The Archives: Marina Ambramović
Marina Ambramović: The Teacher
Interview by Andrea Blanch
Your work allows for a sense of transformation in both the artist and the audience. Can you talk about how the physical experience can be spiritually and mentally transformative?
It’s not just an acute physical experience, it’s about taking physical time. This is why I came up with the idea of long durational performance work, which takes a very long time to execute. My institute that I am trying to establish in Hudson is based solely on the concept of long durational, and not just in performance, in film, music, opera, dance, and song. I think we are living in very turbulent times where we don’t have any time for ourselves. In order to get to a certain state of mind as a performer you need time. The audience also needs time to receive what you’re giving them. You have to take physical time for transformation to happen. You can’t have this kind of experience in 3 seconds. It’s very simple. For example, the door in the studio; you open the door but you don’t exit or answer the door, you continue opening the door in slow motion for a long time, 10 minutes, one hour, 3 hours, 6 hours. After some time has passed the door is not the door anymore and the action is not the action anymore. They have become something else. We reach a different state of consciousness that can lead to a spiritual destination.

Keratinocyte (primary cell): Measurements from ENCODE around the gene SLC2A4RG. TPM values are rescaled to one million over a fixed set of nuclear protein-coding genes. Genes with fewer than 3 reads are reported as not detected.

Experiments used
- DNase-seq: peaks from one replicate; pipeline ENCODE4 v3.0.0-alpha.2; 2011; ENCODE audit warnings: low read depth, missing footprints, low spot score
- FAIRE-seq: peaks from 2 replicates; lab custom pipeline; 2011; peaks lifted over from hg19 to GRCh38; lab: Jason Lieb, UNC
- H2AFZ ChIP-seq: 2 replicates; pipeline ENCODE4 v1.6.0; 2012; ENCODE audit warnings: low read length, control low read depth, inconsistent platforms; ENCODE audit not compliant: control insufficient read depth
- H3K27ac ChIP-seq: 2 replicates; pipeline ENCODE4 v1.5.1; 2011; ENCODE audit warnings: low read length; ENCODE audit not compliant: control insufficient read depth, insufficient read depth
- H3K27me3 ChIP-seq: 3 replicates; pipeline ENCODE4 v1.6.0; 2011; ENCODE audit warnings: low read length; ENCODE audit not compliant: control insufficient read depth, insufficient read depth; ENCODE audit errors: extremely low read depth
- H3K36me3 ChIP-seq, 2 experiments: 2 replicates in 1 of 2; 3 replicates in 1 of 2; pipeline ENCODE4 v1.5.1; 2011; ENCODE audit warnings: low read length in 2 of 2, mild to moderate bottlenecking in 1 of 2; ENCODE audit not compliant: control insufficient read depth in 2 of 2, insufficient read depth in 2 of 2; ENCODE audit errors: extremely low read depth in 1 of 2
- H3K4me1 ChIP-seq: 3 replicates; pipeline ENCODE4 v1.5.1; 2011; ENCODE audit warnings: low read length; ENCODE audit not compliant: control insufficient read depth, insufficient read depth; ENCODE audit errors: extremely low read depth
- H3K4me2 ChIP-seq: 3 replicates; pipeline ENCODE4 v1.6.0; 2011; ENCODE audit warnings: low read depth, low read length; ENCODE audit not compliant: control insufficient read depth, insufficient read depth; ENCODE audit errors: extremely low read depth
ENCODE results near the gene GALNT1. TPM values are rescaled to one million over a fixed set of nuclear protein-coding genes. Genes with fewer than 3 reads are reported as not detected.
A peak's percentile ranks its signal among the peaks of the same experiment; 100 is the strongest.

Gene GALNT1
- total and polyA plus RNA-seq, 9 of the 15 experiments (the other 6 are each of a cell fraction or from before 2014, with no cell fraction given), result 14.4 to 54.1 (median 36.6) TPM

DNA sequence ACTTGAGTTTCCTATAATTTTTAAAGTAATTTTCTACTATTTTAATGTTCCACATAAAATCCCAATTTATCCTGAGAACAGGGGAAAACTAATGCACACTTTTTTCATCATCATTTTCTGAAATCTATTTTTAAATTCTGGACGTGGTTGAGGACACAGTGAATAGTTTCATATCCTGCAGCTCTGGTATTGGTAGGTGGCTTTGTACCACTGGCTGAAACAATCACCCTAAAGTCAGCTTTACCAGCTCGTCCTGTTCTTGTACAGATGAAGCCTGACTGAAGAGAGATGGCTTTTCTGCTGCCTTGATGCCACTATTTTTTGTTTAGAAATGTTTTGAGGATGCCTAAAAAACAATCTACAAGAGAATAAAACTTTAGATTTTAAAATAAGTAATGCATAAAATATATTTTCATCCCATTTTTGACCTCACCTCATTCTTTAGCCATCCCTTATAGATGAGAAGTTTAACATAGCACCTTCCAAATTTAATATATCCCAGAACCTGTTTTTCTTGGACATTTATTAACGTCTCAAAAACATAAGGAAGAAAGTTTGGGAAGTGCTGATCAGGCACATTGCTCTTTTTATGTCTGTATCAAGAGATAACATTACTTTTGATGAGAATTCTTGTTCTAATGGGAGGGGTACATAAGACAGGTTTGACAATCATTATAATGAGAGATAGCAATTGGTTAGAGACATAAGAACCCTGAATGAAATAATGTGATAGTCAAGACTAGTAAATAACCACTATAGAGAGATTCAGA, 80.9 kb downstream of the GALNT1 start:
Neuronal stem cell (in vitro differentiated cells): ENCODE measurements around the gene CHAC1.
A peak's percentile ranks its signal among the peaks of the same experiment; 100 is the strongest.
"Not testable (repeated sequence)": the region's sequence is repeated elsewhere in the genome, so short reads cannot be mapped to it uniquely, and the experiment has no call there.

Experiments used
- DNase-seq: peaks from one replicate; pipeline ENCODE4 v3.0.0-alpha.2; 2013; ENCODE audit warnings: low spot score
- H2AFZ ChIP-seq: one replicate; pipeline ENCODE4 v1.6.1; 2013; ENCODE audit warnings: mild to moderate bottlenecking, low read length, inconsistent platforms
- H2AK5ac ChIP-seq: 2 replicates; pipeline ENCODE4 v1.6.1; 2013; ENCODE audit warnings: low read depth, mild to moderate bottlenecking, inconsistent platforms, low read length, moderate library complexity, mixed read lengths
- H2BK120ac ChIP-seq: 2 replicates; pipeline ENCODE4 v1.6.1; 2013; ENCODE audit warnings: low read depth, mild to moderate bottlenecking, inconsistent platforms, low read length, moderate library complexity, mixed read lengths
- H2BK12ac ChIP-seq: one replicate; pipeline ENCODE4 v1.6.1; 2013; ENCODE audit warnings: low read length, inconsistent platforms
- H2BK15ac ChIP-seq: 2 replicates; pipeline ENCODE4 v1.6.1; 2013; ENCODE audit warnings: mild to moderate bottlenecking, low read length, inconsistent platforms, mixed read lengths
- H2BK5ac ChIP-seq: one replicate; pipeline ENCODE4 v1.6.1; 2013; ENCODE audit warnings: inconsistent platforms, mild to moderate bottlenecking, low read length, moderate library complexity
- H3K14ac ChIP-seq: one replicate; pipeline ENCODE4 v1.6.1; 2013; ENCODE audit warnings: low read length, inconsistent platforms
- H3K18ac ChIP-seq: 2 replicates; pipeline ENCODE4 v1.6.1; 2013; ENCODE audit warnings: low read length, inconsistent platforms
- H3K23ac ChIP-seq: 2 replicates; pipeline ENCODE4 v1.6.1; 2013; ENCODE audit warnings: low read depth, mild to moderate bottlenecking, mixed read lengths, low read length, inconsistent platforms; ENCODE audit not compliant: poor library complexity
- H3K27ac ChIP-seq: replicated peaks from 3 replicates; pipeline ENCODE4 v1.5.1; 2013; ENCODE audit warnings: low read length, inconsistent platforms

It’s the antithesis of being in New York City. Are you trying to slow down time to create a possibility of transformation?
I try … but actually I succeed. At The Artist is Present at MOMA, I was very, very shocked that I experienced individuals sitting with me for up to 7 hours in a city where people have no time. It was shocking to me. I thought that nobody would even participate, but the chair in front of me was never empty. So the need for people to have their own experience is enormous, not just of being the viewer but of being an active participant.
Read the full interview here!